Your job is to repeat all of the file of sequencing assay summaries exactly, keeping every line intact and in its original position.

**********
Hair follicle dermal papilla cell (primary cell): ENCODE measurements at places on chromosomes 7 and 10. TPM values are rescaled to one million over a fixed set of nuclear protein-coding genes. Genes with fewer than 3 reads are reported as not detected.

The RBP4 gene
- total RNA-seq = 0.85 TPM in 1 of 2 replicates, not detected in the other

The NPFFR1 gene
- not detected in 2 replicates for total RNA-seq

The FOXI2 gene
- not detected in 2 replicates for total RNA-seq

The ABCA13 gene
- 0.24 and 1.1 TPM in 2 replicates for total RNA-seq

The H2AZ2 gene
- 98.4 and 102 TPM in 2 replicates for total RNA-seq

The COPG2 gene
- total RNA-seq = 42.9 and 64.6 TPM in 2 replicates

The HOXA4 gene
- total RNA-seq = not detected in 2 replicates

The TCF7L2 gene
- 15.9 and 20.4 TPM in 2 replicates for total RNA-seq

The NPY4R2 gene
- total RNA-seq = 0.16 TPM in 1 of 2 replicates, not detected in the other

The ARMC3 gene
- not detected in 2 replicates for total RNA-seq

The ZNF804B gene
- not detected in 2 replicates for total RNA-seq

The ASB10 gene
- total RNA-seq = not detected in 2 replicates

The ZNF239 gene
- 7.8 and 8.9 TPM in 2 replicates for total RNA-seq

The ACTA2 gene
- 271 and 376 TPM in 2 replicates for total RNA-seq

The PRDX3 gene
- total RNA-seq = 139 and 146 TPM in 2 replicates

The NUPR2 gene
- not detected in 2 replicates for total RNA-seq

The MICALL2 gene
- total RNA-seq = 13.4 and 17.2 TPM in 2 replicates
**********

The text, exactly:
Hair follicle dermal papilla cell (primary cell): ENCODE measurements at places on chromosomes 7 and 10. TPM values are rescaled to one million over a fixed set of nuclear protein-coding genes. Genes with fewer than 3 reads are reported as not detected.

The RBP4 gene
- total RNA-seq = 0.85 TPM in 1 of 2 replicates, not detected in the other

The NPFFR1 gene
- not detected in 2 replicates for total RNA-seq

The FOXI2 gene
- not detected in 2 replicates for total RNA-seq

The ABCA13 gene
- 0.24 and 1.1 TPM in 2 replicates for total RNA-seq

The H2AZ2 gene
- 98.4 and 102 TPM in 2 replicates for total RNA-seq

The COPG2 gene
- total RNA-seq = 42.9 and 64.6 TPM in 2 replicates

The HOXA4 gene
- total RNA-seq = not detected in 2 replicates

The TCF7L2 gene
- 15.9 and 20.4 TPM in 2 replicates for total RNA-seq

The NPY4R2 gene
- total RNA-seq = 0.16 TPM in 1 of 2 replicates, not detected in the other

The ARMC3 gene
- not detected in 2 replicates for total RNA-seq

The ZNF804B gene
- not detected in 2 replicates for total RNA-seq

The ASB10 gene
- total RNA-seq = not detected in 2 replicates

The ZNF239 gene
- 7.8 and 8.9 TPM in 2 replicates for total RNA-seq

The ACTA2 gene
- 271 and 376 TPM in 2 replicates for total RNA-seq

The PRDX3 gene
- total RNA-seq = 139 and 146 TPM in 2 replicates

The NUPR2 gene
- not detected in 2 replicates for total RNA-seq

The MICALL2 gene
- total RNA-seq = 13.4 and 17.2 TPM in 2 replicates